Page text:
A photographer asked , “What is a good photograph, and how do I take it?” That was two good questions I received from a young photographer in my shop last week. The “how to” part was the easiest answer and I talked about taking some classes. However, the response to the first question wasn’t as simple an answer. I suggested that a good photograph includes proper composition, exposure, and an interesting perspective, but that was, again all “how to” stuff. That question and the discussion that followed was so very much like what I wrote about in post I made in September of last year, I wrote the following at that time and hope I won’t bore those that already read it.
A good photograph is one that makes us have a connection with, or think about, the subject. Or, it could help us understand what the photographer feels about that subject; and can, if successful, evoke some kind of mood, whether good or bad.
When I see a photograph that I like, because of my nature and because I have been studying photography and other photographers for years, I begin dissecting it and try to figure out how the photographer made it. When the photograph is good I am aware that the photographer had an understanding of the equipment and the subject he or she used to make the picture. However, I sometimes have to stop myself from doing all of that and just enjoy the photograph.
As I mused about the question of a good photograph I thought it might be of interest to include quotes from some of the great photographers. On the subject of a great photograph Ansel Adams said, “A great photograph is one that fully expresses what one feels, in the deepest sense, about what is being photographed.” He continues, “There are no rules for good photographs, there are only good photographs.” And then he says, “Simply look with perceptive eyes at the world about you, and trust to your own reactions and convictions. Ask yourself: “Does this subject move me to feel, think and dream? Can I visualize a print – my own personal statement of what I feel and want to convey – from the subject before me?” “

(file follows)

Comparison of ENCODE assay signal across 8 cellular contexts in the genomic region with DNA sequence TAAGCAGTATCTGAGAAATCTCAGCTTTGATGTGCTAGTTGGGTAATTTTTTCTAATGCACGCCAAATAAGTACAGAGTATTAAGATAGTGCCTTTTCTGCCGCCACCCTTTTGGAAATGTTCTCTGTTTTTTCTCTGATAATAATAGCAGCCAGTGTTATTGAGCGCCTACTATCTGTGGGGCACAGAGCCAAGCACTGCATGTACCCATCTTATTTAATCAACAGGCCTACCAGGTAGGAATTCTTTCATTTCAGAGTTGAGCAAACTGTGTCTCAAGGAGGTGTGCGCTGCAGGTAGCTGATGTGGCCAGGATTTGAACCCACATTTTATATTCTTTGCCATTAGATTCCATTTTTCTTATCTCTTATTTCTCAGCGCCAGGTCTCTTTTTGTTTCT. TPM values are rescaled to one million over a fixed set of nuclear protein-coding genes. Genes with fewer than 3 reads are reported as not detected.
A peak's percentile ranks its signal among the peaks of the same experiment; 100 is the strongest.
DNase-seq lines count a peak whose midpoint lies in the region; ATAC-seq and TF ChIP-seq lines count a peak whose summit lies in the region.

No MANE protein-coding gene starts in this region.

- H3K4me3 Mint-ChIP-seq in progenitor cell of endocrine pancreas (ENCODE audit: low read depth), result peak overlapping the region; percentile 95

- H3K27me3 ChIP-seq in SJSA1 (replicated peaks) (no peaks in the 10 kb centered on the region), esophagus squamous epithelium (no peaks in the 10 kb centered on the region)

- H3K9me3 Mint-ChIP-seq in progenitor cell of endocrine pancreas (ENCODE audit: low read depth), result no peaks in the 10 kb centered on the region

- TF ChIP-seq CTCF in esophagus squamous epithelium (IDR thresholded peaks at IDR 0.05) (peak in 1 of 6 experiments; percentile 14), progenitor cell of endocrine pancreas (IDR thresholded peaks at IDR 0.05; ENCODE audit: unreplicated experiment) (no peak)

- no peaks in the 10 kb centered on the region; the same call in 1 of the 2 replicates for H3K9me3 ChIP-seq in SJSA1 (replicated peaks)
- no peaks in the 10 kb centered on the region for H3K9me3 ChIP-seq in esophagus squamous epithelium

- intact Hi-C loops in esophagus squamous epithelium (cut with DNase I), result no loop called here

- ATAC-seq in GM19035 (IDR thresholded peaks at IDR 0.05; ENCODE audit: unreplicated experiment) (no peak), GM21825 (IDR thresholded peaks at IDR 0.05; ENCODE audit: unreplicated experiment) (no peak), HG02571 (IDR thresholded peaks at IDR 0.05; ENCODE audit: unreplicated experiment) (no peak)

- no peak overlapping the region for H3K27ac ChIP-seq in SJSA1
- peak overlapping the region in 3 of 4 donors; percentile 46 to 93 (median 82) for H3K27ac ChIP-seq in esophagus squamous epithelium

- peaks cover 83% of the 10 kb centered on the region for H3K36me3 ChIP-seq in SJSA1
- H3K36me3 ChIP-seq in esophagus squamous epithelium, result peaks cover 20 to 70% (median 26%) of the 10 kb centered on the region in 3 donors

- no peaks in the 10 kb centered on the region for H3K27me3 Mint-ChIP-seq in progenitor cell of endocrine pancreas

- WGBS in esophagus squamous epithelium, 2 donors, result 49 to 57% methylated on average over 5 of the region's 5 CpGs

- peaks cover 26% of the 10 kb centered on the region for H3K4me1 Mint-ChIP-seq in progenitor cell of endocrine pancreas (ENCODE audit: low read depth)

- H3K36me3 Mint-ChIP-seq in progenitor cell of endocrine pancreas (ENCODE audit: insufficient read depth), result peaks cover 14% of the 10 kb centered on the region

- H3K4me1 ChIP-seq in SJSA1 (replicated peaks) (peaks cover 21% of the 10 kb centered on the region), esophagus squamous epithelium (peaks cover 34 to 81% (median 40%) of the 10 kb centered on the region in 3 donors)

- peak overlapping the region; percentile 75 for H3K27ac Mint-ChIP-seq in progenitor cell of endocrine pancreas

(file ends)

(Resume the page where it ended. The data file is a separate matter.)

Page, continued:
I also like his short quips, “You don’t take a photograph, you make it.” And “A good photograph is knowing where to stand.” Then he reminds us, “There are always two people in every picture: the photographer and the viewer.”
The famous photographer, Elliott Porter, maker of spectacular scenic colour images, commented, “You learn to see by practice. It’s just like playing tennis; you get better the more you play. The more you look around at things, the more you see. The more you photograph, the more you realize what can be photographed and what can’t be photographed. You just have to keep doing it.”
Irving Penn, known for his editorial photographs in Vogue magazine, stated, “A good photograph is one that communicates a fact, touches the heart and leaves the viewer a changed person for having seen it. It is, in a word, effective” and in a lighter mood he said, “Photographing a cake can be art.”
I read the words of these famous photographers and think how each one has inspired me to work harder at making photographs that go beyond just a documentary of a particular subject. I do extend my knowledge with continual viewing of other photographer’s images, and by reading, taking classes and practice.